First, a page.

On the other hand, focusing on the last sentence on India's "special and close relations" with Bangladesh, the AL government under Prime Minister Sheikh Hasina has displayed a sheer goodwill gesture by allowing a special export of 1, 450 Metric Tonnes of Hilsa fish to India, marking the occasion of Durga puja despite shortage of the fish at our local kitchen markets. To honour the Indian consumers' demand before one of the biggest religious festivals, Durga Puja , Bangladesh demonstrated 'friendship first' by exporting Hilsa without waiting for its legal share of Teesta waters.
The consignments of the quintessential Bengali delicacy - Hilsa from River Padma - have reached fish markets of West Bengal. But trucks loaded with onions are still stranded on the border check posts in the wake of Indian ban on onion export. Our local importers and traders of onion had to count mounting losses as trucks loaded with onions were not allowed to cross the border because of the unanticipated ban.
We, however, mark the stark comparisons between the diplomatic approaches of two countries. One country exports despite shortage of supply while the other bans exports without even issuing a prior notice. International trade can be understood well, if we observe the reciprocal diplomatic approaches of various countries while guarding against their distinctive liabilities.
However, considering 'close and special relations' with Bangladesh, it was expected that the Indian authorities would place Bangladesh under special consideration for exporting onions. It was markedly a missed opportunity for cementing and wiping out whatever misperception and rumours that had been circulated by certain Indian media outlets previously. Bilateral trade between Bangladesh and India has run into a quagmire of late, especially following the novel Coronavirus outbreak in this region.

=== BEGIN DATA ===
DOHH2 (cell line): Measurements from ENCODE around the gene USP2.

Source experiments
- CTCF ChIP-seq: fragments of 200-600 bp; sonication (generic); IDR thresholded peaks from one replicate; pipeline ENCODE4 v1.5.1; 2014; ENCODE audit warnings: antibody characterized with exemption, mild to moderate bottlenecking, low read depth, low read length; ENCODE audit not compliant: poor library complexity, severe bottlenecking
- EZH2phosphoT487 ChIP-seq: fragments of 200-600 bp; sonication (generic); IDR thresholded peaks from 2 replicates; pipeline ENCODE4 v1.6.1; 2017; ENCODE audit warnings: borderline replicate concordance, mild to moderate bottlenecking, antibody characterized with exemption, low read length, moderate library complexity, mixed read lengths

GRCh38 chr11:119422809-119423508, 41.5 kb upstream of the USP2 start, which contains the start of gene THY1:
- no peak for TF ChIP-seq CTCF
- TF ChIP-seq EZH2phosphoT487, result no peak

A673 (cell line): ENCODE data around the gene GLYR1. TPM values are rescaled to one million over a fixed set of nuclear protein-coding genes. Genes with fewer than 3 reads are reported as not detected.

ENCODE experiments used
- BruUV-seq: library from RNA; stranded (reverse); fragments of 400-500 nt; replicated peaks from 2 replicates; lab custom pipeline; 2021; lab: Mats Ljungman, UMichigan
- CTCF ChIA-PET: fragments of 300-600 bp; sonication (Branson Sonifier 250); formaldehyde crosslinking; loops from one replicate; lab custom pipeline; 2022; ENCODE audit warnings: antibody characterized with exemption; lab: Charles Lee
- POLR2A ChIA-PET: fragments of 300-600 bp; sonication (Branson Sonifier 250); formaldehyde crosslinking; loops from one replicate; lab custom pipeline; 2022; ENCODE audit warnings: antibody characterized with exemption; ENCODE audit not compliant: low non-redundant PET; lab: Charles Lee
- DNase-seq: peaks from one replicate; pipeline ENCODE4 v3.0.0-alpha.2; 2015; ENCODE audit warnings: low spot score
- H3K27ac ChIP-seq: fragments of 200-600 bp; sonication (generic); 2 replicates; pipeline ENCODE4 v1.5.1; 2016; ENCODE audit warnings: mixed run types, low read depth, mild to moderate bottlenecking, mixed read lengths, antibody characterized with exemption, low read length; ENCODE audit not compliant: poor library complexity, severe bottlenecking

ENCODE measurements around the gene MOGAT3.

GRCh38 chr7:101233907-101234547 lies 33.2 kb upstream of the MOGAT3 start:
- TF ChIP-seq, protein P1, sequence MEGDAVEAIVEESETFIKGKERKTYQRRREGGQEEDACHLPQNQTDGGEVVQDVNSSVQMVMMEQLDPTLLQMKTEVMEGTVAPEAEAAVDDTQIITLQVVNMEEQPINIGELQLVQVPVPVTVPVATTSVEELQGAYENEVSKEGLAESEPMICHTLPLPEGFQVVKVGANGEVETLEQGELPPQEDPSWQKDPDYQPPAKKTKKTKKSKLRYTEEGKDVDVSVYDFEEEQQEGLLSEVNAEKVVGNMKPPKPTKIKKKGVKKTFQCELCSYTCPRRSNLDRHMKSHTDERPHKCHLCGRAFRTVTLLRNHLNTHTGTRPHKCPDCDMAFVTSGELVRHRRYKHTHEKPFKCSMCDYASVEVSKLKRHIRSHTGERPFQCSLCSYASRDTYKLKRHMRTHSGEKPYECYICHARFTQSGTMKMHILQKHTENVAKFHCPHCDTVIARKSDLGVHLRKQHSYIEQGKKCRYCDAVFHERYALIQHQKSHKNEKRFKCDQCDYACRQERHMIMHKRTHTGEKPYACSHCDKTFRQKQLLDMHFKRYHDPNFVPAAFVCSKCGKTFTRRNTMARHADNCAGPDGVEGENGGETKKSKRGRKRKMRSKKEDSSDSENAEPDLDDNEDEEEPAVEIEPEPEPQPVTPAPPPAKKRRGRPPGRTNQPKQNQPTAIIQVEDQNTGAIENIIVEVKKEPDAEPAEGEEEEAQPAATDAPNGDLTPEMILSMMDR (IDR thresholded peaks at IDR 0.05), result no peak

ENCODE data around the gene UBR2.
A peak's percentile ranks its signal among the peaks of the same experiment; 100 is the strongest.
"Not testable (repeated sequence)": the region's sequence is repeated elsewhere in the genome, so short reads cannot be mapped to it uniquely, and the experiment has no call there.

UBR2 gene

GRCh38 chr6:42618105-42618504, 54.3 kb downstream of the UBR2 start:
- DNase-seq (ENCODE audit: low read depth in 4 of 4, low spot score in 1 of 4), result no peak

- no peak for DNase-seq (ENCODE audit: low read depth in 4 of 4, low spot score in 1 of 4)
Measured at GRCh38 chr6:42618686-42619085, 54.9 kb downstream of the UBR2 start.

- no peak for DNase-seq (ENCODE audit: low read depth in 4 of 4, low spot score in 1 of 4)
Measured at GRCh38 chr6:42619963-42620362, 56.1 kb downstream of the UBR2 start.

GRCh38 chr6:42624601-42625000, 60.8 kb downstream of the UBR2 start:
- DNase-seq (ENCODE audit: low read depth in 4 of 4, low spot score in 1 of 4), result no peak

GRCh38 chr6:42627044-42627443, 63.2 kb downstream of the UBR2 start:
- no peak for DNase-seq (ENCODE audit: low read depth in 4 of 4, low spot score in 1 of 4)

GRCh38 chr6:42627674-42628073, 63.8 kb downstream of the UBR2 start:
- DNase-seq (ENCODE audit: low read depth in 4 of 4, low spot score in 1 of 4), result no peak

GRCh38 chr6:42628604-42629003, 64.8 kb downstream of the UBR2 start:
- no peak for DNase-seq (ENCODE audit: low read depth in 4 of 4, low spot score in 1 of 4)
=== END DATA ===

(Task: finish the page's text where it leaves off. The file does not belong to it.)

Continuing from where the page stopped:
At a broader scale, India has been Bangladesh's main trading partner since independence, but trade between the two countries, since the outbreak of the pandemic and especially in this year have faced frequent hiccups. Indian authorities are yet to address the growing trade deficit. We apprehend, abrupt imposing of ban on onion export can potentially lead to a trust - deficit in the long run. It is for the second time that the onion issue has hit not only the trade but also the friendly ties between the two close neighbours.
Our Foreign Minister Dr A K Abdul Momen has stated that 'The Indian foreign ministry is very repentant over onion export ban'. We take our foreign minister's statement, as a positive sign of late realisation of our Indian counterparts. As the saying goes, better late than never, we believe, it is also time to build up mutual understanding on the repentance expressed by our Indian friends.
Repentance felt in India following the onion ban - can be converted into effective diplomatic course of action for bridging the gaps as well as to cement Indo-Bangla ties. But then again it takes two to tango. Hopefully, our Indian counterparts will from now on locate the missing links and weaknesses in our bilateral ties and remove them to take our ties to the next levels for 'new mutual trust building' to promote friendship and understanding.